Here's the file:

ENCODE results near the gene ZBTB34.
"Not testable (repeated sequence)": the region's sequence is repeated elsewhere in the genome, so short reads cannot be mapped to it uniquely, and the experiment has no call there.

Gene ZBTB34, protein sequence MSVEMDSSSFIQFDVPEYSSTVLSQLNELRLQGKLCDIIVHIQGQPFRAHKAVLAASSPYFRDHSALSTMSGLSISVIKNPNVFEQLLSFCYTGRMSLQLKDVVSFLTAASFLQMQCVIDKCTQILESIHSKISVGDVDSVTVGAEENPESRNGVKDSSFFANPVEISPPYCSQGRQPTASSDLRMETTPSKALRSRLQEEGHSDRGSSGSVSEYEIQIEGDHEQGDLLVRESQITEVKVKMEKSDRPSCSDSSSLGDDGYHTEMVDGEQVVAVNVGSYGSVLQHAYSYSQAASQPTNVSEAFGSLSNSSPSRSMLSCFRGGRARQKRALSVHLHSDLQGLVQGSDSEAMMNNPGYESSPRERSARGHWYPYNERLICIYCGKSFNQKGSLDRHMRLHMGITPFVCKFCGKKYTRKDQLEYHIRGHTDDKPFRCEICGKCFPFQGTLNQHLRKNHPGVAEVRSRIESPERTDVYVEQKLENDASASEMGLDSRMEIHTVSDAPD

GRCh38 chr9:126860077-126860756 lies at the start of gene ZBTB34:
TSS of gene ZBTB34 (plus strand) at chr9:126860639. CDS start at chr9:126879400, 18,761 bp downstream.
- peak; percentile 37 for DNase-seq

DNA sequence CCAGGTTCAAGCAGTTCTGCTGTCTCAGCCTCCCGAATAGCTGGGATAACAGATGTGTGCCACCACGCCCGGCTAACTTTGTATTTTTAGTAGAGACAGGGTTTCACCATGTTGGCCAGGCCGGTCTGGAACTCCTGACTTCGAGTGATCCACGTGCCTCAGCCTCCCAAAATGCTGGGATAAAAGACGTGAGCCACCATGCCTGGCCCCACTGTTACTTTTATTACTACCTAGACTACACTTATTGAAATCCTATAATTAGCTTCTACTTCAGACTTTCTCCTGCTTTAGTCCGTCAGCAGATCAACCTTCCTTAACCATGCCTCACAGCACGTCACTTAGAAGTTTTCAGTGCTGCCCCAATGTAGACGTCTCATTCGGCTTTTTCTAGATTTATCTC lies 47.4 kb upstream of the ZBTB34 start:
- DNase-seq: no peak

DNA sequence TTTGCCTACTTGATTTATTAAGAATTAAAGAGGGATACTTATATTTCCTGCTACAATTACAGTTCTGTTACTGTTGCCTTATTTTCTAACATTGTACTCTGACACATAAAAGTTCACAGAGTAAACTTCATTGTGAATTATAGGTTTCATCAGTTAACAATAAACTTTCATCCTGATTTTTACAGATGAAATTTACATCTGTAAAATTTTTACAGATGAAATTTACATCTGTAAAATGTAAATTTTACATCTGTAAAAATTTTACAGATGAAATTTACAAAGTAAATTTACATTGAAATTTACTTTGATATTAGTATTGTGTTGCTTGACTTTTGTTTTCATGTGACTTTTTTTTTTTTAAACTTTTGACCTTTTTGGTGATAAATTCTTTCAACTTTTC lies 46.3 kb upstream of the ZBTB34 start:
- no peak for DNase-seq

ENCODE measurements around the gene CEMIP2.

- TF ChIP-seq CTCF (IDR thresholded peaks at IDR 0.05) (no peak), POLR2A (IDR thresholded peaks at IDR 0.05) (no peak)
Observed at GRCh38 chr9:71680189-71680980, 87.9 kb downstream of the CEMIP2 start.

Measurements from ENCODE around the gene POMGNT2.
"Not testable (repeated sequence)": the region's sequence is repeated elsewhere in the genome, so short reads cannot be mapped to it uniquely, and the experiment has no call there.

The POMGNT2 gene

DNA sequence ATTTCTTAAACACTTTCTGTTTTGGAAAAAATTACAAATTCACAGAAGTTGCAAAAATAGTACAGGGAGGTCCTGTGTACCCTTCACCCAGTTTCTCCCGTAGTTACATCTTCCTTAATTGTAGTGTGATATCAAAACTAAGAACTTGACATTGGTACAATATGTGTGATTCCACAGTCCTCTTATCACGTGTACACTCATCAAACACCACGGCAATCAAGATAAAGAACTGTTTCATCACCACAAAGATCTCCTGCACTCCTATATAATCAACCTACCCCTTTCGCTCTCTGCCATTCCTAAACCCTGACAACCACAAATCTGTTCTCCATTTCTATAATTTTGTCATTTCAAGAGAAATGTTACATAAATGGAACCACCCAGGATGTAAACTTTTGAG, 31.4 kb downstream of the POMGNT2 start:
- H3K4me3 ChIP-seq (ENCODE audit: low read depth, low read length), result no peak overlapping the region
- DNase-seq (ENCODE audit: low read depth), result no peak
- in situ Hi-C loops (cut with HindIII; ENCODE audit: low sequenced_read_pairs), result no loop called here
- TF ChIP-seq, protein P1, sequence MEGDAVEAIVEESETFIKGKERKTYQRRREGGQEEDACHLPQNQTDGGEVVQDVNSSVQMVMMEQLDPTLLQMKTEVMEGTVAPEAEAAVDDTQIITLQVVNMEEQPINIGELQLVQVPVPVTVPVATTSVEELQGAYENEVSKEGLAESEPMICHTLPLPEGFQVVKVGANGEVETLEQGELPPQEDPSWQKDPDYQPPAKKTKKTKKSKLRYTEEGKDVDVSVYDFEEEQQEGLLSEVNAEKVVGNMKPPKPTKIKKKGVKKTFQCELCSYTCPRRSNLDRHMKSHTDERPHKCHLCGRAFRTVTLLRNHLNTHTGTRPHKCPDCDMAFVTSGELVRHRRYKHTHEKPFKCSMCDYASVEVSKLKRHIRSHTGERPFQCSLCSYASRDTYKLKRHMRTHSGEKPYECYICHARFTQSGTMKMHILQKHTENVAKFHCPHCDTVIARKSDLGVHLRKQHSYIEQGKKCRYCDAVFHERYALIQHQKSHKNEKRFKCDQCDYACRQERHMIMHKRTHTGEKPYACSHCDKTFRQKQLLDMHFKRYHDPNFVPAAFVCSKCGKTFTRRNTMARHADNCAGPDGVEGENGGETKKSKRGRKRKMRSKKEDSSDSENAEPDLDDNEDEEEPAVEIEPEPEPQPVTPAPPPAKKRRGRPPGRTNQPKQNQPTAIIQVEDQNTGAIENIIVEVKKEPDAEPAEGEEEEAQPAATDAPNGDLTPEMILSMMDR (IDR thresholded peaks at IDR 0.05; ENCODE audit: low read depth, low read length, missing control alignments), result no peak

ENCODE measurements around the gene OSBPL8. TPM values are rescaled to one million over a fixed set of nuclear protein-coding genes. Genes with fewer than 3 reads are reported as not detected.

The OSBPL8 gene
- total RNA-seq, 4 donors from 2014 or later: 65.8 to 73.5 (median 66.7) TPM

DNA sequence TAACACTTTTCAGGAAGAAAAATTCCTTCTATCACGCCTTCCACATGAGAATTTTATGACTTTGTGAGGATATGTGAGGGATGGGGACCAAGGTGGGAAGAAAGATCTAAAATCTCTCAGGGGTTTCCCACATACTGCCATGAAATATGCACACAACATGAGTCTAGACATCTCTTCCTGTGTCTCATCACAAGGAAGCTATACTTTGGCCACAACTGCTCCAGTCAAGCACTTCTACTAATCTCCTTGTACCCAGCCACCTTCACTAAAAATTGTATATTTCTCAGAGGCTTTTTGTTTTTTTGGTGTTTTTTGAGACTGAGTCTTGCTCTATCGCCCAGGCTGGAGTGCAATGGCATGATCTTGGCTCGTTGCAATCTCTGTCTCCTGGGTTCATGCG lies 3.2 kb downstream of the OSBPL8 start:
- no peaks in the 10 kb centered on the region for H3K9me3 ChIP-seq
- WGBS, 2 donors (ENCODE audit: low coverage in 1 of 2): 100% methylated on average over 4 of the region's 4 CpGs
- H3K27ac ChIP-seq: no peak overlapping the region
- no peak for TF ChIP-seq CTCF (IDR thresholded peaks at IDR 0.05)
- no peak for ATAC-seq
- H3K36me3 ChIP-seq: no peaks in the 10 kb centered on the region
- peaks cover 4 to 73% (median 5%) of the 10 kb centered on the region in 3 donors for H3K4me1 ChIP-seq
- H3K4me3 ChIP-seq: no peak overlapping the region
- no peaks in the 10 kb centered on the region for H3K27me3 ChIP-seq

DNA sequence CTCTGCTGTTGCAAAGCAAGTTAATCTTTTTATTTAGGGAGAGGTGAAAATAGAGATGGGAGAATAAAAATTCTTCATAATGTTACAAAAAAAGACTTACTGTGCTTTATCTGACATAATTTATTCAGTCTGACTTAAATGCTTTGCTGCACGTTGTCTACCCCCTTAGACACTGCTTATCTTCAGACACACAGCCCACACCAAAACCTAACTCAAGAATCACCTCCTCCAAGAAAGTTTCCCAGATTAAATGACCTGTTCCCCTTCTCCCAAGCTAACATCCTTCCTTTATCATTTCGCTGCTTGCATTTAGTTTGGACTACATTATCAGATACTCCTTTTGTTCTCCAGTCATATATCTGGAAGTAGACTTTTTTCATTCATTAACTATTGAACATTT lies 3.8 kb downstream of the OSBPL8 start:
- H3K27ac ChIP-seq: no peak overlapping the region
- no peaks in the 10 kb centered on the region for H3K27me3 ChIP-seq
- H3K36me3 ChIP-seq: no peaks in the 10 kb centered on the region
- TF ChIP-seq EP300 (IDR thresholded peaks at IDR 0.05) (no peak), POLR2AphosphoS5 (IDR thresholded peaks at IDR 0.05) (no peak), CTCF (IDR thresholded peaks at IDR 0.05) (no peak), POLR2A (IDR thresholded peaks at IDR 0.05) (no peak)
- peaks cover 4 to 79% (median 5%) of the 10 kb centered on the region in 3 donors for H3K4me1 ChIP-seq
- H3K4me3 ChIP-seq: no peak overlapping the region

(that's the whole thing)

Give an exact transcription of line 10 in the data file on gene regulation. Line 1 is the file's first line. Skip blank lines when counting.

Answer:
- no peak for DNase-seq